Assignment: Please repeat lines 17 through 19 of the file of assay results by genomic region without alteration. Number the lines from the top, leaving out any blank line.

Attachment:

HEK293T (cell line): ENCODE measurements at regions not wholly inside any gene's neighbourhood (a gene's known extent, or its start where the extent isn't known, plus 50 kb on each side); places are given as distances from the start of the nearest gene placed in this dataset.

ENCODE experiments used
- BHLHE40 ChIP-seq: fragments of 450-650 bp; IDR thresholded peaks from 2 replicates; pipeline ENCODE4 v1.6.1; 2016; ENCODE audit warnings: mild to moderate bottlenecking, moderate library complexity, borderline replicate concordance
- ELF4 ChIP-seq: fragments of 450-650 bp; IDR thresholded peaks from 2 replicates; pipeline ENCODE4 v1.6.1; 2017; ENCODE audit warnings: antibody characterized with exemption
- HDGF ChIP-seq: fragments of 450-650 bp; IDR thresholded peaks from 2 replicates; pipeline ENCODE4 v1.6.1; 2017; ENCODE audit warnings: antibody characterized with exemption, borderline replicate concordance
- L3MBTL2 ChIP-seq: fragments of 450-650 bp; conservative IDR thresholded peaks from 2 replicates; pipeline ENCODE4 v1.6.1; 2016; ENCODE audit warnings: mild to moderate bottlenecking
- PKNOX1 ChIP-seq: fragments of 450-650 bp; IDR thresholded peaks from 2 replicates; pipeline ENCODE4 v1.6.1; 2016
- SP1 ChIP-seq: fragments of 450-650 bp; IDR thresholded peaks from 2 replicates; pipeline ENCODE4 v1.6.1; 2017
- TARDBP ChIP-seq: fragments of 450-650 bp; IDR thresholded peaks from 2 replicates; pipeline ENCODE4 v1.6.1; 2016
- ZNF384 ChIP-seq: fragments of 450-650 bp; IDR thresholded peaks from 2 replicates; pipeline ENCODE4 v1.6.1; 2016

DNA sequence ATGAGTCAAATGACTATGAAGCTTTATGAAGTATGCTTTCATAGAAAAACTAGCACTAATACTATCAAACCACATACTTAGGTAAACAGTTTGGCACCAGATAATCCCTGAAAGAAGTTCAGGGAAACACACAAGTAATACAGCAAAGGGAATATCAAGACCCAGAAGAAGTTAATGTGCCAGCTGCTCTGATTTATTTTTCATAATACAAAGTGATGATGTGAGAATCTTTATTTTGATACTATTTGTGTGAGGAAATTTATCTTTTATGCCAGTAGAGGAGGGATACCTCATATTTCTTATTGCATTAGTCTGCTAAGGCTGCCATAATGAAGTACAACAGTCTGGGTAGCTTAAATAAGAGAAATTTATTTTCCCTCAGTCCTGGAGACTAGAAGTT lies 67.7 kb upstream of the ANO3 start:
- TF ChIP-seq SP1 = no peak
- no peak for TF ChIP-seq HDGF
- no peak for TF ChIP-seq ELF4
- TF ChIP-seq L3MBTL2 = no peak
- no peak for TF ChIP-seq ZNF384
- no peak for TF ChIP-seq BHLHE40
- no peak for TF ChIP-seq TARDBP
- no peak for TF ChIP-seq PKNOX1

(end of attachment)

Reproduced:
- no peak for TF ChIP-seq BHLHE40
- no peak for TF ChIP-seq TARDBP
- no peak for TF ChIP-seq PKNOX1